The board of trustees at Bridgewater College has approved the establishment of the college’s second master’s degree program—the interdisciplinary master of arts in digital media strategy (MDMS).
The focus of the new master’s program is to provide theoretical and practical understandings of new technologies, which will give Bridgewater graduates an advantage in many professional spheres. The 39-credit-hour graduate program comprises courses in communication, writing, design and technical production, electives from multiple disciplines and a culminating master’s project.
Bridgewater students will be able to overlap the nine credits of dual-enrollment electives with their undergraduate degree and complete their bachelor’s, along with the graduate degree, in five years. The program will also serve students choosing to obtain a master’s from BC following completion of an undergraduate degree elsewhere.
“Our goal was to develop a program that would help students build a solid multi-media portfolio, but that would also be consistent with our liberal arts commitment to critical thinking, interdisciplinary perspective taking and experiential learning,” said Dr. Michele Strano Clark, associate professor of communication studies and director of the new graduate program.
Housed in the department of communication studies and theater, MDMS centers on the strategic design of messages in a digital environment, which has restructured the ways in which communication is produced.
“The use of the word ‘strategy’ emphasizes the program’s focus on theoretical and evidence-based decision making,” said Dr. Jeffrey Pierson, professor of communication studies and division head. “While students in the program will learn many practical editing and message design skills, the college remains focused on the strategic critical thinking that underscores any successful media campaign.”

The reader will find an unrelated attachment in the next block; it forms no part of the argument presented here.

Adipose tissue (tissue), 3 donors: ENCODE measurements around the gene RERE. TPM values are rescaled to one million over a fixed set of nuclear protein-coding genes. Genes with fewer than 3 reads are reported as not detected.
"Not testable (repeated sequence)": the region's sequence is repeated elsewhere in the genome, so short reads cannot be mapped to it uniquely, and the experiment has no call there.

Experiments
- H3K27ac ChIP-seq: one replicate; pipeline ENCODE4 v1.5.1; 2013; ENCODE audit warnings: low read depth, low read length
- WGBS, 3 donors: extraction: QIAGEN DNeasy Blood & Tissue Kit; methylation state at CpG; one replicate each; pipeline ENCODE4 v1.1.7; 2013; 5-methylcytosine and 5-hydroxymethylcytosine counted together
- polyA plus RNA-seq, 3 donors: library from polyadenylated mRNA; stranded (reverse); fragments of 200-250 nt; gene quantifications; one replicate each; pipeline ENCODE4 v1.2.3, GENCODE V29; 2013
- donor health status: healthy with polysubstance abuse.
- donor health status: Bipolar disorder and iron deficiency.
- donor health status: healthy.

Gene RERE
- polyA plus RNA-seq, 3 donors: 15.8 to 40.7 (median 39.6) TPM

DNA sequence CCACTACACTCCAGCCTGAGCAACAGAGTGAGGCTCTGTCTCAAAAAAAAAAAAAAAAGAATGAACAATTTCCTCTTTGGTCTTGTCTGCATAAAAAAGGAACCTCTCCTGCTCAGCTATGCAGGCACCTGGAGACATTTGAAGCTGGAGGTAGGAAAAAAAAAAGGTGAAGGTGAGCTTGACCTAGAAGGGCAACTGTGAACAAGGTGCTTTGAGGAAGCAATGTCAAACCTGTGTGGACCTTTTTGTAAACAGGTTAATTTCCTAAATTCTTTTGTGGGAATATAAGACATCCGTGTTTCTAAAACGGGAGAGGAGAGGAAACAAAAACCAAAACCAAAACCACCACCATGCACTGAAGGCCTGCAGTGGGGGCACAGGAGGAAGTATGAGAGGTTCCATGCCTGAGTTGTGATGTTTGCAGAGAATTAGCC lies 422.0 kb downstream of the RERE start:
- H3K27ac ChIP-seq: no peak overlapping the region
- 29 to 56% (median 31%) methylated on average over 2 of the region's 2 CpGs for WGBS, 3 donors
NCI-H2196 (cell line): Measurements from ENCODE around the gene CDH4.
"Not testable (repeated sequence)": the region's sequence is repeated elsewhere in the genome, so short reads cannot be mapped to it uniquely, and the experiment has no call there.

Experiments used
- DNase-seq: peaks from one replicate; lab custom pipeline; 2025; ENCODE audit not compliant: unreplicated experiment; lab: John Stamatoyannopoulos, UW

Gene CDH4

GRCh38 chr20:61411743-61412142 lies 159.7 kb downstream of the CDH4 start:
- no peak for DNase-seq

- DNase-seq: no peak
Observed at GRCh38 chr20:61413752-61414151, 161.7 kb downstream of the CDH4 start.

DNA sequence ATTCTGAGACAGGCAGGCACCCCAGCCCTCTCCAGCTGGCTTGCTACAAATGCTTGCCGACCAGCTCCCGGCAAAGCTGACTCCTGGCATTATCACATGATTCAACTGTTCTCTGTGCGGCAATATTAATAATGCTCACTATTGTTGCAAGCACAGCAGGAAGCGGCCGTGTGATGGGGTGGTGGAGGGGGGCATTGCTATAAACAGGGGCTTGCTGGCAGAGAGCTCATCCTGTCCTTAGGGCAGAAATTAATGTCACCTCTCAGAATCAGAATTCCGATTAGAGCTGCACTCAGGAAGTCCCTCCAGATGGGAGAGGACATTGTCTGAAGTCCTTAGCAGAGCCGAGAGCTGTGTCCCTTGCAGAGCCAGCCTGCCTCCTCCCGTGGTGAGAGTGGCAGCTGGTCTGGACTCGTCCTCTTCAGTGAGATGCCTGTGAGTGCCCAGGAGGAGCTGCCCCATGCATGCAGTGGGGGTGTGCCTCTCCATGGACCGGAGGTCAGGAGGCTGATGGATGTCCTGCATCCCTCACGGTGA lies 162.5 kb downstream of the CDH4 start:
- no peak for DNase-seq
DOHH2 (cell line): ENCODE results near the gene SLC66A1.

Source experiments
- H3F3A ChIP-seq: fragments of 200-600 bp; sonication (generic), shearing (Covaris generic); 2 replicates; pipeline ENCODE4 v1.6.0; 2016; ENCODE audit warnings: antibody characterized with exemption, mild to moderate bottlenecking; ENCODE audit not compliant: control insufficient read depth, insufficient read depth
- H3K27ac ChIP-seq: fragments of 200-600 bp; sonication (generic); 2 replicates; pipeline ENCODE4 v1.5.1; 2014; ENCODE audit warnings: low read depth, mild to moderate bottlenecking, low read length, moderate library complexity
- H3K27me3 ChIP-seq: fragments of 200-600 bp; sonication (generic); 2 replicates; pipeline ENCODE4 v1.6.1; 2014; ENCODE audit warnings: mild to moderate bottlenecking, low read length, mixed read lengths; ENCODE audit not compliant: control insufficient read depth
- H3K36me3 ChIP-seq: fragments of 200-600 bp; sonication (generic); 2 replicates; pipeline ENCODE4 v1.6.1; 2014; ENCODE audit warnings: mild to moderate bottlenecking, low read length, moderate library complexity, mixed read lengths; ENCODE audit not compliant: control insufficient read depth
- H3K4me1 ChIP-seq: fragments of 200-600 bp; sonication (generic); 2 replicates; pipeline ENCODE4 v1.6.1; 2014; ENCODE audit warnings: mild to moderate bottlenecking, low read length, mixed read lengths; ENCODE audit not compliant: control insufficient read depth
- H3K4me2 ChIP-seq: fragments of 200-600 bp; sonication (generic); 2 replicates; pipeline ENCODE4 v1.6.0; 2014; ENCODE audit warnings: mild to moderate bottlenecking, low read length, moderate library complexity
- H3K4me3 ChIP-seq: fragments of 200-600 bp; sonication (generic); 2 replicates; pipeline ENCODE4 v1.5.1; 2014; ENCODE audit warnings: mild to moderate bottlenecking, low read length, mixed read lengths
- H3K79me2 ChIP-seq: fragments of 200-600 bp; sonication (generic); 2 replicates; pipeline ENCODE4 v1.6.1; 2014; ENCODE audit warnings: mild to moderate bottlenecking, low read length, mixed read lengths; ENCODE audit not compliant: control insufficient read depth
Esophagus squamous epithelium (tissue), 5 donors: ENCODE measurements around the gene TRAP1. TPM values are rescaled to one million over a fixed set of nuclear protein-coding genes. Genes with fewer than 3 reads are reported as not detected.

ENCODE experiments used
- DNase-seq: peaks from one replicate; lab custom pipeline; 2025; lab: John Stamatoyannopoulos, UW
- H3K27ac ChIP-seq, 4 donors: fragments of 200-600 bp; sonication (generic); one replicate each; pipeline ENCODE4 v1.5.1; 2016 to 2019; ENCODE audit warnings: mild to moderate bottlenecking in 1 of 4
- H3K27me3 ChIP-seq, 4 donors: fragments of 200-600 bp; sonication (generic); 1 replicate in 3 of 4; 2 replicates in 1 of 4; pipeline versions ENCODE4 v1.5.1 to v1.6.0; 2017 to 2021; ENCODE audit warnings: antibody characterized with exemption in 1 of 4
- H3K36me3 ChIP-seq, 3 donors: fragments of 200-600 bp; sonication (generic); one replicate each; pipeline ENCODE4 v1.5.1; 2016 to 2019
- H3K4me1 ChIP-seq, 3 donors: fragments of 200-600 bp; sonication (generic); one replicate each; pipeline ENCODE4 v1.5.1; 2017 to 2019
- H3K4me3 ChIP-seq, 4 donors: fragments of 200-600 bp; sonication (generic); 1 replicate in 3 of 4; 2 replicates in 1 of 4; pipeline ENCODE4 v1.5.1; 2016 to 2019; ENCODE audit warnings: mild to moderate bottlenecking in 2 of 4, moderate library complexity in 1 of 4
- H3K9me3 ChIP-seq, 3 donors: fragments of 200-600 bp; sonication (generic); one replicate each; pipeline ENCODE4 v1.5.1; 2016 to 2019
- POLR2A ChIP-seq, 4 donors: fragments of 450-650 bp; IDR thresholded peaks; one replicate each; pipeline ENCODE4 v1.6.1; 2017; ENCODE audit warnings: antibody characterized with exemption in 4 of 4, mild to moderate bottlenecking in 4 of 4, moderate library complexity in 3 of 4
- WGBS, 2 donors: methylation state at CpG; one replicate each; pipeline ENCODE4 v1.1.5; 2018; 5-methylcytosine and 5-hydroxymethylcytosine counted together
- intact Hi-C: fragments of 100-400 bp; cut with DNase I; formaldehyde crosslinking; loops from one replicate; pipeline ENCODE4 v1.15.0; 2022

The new master’s, which follows on the heels of the 2017 establishment of the college’s master of science in athletic training degree program, is connected to several initiatives in the college’s 2020 Strategic Plan. The plan stresses that Bridgewater will “assess the opportunity to add graduate programs that are consistent with the college’s mission and meet a demonstrated need,” and fulfill Bridgewater’s commitment to community-based learning.
“The master’s project courses will pair students with businesses and non-profit organizations,” said Prof. Benjamin Erickson, instructor in communication studies and the new program’s coordinator. “Students will apply their theoretical knowledge to solve real-world communication problems and connect with professionals in fields where they might seek employment.”
While the MDMS has been approved by the Bridgewater board of trustees, the program will next be sent to the Southern Association of Colleges and Schools, Bridgewater’s accrediting body, with a possible launch in 2019.